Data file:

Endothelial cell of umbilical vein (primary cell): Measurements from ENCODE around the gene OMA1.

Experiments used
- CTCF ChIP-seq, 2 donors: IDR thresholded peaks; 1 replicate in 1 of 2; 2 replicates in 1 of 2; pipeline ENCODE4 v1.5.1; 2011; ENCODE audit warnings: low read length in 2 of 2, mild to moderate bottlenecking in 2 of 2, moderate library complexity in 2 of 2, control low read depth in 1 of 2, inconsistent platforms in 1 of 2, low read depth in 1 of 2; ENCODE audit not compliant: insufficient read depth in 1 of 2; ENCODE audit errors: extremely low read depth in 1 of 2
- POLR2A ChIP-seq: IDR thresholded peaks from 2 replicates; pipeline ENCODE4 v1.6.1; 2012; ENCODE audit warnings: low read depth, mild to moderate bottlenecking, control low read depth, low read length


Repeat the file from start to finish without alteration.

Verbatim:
Endothelial cell of umbilical vein (primary cell): Measurements from ENCODE around the gene OMA1.

Experiments used
- CTCF ChIP-seq, 2 donors: IDR thresholded peaks; 1 replicate in 1 of 2; 2 replicates in 1 of 2; pipeline ENCODE4 v1.5.1; 2011; ENCODE audit warnings: low read length in 2 of 2, mild to moderate bottlenecking in 2 of 2, moderate library complexity in 2 of 2, control low read depth in 1 of 2, inconsistent platforms in 1 of 2, low read depth in 1 of 2; ENCODE audit not compliant: insufficient read depth in 1 of 2; ENCODE audit errors: extremely low read depth in 1 of 2
- POLR2A ChIP-seq: IDR thresholded peaks from 2 replicates; pipeline ENCODE4 v1.6.1; 2012; ENCODE audit warnings: low read depth, mild to moderate bottlenecking, control low read depth, low read length